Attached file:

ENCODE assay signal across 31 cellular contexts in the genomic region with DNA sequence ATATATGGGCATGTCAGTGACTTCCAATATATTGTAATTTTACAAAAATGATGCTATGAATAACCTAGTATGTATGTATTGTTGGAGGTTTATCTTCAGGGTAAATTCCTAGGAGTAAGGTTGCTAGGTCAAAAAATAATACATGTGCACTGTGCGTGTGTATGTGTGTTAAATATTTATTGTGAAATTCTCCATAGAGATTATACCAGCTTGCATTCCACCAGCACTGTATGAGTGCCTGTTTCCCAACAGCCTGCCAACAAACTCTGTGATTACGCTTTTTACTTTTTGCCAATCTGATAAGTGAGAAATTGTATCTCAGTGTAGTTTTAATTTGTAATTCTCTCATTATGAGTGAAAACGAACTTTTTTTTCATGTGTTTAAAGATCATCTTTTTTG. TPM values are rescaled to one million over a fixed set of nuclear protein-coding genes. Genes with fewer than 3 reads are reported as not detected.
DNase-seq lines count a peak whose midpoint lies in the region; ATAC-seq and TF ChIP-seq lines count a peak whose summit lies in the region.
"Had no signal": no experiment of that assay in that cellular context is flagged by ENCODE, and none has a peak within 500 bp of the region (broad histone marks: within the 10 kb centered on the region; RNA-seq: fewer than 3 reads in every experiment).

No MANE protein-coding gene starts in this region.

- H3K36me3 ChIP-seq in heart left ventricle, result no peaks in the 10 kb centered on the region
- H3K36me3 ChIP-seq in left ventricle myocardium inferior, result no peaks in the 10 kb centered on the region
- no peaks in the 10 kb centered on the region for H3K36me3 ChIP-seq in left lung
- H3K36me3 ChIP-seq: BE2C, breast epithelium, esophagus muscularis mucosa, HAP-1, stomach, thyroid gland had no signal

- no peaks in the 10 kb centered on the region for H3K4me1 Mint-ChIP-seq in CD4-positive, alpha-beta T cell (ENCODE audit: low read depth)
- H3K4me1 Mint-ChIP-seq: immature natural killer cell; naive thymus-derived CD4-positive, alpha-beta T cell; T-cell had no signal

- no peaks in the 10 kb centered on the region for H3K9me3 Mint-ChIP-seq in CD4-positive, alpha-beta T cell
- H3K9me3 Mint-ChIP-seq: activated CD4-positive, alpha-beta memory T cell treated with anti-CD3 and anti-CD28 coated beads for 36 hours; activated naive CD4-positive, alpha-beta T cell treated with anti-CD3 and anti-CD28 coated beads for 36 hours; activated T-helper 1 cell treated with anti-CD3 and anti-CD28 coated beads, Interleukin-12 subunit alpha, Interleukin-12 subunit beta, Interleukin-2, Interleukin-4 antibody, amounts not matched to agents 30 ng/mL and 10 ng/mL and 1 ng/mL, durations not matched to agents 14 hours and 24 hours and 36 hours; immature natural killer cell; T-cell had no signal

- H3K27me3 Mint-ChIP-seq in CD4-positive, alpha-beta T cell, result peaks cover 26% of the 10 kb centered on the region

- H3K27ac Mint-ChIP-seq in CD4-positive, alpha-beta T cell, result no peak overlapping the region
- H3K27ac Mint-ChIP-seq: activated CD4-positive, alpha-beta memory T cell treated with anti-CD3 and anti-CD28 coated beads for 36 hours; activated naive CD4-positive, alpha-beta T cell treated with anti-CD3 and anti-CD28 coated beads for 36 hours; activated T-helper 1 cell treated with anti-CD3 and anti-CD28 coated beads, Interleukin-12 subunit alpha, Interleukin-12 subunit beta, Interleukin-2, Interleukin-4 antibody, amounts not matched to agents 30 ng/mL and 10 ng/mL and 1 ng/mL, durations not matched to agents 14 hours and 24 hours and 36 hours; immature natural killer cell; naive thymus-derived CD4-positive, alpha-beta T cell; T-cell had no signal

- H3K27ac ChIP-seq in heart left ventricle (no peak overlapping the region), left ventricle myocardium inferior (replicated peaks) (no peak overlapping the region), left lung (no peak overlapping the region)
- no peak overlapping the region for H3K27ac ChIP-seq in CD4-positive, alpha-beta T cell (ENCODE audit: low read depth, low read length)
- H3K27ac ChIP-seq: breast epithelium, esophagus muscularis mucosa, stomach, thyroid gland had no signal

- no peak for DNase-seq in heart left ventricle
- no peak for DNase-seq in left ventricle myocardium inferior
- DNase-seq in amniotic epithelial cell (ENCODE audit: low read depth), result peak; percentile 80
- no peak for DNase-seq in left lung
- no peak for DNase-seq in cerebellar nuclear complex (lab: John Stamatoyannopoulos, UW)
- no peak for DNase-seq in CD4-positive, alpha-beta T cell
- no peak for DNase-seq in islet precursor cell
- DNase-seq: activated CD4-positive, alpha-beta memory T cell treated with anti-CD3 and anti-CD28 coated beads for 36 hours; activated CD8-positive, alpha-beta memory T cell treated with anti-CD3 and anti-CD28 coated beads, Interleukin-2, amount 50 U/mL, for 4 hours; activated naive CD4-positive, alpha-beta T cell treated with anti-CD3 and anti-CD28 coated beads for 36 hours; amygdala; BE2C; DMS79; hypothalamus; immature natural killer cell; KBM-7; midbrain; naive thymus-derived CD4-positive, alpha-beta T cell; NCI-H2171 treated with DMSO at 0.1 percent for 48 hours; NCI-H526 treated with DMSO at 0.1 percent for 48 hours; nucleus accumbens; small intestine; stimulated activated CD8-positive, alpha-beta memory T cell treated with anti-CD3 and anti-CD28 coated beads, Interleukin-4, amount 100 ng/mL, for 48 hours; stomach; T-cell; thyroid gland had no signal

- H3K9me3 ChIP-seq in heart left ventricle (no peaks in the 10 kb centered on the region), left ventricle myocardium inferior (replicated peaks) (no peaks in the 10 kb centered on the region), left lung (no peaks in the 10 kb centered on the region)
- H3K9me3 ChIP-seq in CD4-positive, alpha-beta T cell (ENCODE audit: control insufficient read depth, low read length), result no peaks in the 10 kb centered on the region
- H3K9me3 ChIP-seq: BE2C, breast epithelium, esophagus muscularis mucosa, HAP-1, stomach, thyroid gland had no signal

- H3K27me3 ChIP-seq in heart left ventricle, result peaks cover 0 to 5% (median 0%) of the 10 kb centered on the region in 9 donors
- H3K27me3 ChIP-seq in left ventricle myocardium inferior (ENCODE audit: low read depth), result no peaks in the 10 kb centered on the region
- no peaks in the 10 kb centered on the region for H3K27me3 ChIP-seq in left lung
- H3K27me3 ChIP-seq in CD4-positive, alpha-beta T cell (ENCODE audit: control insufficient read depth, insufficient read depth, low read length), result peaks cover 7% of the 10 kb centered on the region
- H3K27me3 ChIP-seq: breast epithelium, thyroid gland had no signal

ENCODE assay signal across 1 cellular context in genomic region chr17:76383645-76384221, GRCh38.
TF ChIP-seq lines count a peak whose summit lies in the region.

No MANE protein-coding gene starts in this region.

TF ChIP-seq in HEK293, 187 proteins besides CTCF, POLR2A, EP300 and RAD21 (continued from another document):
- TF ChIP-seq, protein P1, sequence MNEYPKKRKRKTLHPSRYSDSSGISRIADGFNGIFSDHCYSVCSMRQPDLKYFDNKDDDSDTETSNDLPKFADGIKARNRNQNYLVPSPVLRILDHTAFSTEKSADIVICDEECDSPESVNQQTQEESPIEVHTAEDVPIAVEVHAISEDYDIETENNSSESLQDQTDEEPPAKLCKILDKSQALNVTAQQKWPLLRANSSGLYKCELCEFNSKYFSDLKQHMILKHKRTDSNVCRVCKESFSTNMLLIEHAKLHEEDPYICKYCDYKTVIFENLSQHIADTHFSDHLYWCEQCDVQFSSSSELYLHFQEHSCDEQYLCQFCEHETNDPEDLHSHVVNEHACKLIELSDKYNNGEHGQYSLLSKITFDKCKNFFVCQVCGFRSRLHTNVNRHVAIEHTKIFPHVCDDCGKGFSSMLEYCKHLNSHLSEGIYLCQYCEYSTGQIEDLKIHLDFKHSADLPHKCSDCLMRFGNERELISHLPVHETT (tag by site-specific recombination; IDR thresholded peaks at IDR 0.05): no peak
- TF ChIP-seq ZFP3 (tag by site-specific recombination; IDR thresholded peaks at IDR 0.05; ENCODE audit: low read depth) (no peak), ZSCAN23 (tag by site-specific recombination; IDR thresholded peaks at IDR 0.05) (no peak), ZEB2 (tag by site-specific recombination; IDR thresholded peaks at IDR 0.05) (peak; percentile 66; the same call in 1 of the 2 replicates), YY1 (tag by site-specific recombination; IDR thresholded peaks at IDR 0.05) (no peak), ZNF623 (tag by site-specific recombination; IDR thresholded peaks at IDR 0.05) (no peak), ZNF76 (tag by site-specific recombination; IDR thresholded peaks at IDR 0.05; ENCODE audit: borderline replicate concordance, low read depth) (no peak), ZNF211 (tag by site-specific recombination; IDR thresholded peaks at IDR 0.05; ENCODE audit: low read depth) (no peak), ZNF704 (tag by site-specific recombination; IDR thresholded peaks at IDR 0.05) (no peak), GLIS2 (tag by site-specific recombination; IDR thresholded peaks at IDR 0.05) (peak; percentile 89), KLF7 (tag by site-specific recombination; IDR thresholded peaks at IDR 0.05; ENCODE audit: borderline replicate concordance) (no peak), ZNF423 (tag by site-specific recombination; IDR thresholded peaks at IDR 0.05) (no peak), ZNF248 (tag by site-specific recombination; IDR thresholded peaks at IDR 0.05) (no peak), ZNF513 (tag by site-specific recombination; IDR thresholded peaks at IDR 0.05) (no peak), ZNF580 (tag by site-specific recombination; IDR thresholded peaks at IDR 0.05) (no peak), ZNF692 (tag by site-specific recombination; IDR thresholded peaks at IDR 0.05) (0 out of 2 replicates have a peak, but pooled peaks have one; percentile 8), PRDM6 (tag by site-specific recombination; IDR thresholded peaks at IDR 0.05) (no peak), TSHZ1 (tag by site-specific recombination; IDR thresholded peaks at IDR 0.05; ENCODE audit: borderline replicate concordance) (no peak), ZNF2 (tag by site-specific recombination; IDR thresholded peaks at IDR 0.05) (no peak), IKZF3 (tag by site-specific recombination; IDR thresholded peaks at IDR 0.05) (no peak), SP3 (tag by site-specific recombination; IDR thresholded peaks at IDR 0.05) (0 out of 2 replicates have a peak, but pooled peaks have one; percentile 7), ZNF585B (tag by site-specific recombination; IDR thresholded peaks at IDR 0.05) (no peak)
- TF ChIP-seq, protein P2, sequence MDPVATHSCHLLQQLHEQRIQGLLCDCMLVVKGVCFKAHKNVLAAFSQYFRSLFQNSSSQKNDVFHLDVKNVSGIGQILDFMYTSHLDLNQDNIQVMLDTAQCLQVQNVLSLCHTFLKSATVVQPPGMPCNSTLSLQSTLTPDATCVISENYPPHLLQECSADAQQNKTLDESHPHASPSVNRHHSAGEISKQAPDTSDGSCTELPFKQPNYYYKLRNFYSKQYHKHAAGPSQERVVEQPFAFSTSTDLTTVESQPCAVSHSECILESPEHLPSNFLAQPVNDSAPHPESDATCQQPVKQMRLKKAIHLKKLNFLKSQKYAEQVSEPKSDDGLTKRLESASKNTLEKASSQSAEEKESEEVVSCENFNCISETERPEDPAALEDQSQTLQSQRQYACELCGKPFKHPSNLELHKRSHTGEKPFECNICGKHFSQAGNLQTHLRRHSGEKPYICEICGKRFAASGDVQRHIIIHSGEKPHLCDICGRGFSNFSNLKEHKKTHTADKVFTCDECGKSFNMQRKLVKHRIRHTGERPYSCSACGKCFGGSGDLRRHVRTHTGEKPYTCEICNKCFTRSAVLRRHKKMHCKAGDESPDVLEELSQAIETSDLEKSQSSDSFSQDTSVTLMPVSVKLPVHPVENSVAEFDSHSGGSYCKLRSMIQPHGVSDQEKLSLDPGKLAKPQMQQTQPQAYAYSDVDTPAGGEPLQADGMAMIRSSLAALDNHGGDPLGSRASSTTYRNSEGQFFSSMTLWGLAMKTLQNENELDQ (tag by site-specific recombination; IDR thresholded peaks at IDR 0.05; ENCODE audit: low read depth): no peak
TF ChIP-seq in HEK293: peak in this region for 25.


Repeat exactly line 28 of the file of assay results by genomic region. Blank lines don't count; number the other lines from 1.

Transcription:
- H3K9me3 ChIP-seq in CD4-positive, alpha-beta T cell (ENCODE audit: control insufficient read depth, low read length), result no peaks in the 10 kb centered on the region